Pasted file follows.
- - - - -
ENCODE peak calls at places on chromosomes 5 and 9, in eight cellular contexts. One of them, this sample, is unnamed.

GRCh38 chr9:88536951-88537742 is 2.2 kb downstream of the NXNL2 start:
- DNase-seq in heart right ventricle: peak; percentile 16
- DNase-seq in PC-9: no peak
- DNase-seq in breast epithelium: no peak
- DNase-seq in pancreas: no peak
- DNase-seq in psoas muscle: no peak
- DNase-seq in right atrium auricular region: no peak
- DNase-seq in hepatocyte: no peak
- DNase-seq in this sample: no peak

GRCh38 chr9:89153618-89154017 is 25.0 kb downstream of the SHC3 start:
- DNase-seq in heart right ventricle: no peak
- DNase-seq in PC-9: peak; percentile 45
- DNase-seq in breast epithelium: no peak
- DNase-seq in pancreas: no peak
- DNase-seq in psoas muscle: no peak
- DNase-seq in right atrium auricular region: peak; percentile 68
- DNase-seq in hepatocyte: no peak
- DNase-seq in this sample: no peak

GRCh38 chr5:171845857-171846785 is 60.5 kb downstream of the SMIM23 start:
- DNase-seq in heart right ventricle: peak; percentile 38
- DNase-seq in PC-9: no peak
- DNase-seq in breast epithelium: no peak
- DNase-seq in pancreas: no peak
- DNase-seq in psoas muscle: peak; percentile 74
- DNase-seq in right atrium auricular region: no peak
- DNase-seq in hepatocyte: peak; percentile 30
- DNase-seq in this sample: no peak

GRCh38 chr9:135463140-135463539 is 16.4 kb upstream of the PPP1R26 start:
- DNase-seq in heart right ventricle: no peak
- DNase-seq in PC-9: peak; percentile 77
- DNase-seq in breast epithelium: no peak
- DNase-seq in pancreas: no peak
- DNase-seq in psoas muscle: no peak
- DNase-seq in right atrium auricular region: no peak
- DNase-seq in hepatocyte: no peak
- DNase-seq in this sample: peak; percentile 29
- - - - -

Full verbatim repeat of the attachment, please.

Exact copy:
ENCODE peak calls at places on chromosomes 5 and 9, in eight cellular contexts. One of them, this sample, is unnamed.

GRCh38 chr9:88536951-88537742 is 2.2 kb downstream of the NXNL2 start:
- DNase-seq in heart right ventricle: peak; percentile 16
- DNase-seq in PC-9: no peak
- DNase-seq in breast epithelium: no peak
- DNase-seq in pancreas: no peak
- DNase-seq in psoas muscle: no peak
- DNase-seq in right atrium auricular region: no peak
- DNase-seq in hepatocyte: no peak
- DNase-seq in this sample: no peak

GRCh38 chr9:89153618-89154017 is 25.0 kb downstream of the SHC3 start:
- DNase-seq in heart right ventricle: no peak
- DNase-seq in PC-9: peak; percentile 45
- DNase-seq in breast epithelium: no peak
- DNase-seq in pancreas: no peak
- DNase-seq in psoas muscle: no peak
- DNase-seq in right atrium auricular region: peak; percentile 68
- DNase-seq in hepatocyte: no peak
- DNase-seq in this sample: no peak

GRCh38 chr5:171845857-171846785 is 60.5 kb downstream of the SMIM23 start:
- DNase-seq in heart right ventricle: peak; percentile 38
- DNase-seq in PC-9: no peak
- DNase-seq in breast epithelium: no peak
- DNase-seq in pancreas: no peak
- DNase-seq in psoas muscle: peak; percentile 74
- DNase-seq in right atrium auricular region: no peak
- DNase-seq in hepatocyte: peak; percentile 30
- DNase-seq in this sample: no peak

GRCh38 chr9:135463140-135463539 is 16.4 kb upstream of the PPP1R26 start:
- DNase-seq in heart right ventricle: no peak
- DNase-seq in PC-9: peak; percentile 77
- DNase-seq in breast epithelium: no peak
- DNase-seq in pancreas: no peak
- DNase-seq in psoas muscle: no peak
- DNase-seq in right atrium auricular region: no peak
- DNase-seq in hepatocyte: no peak
- DNase-seq in this sample: peak; percentile 29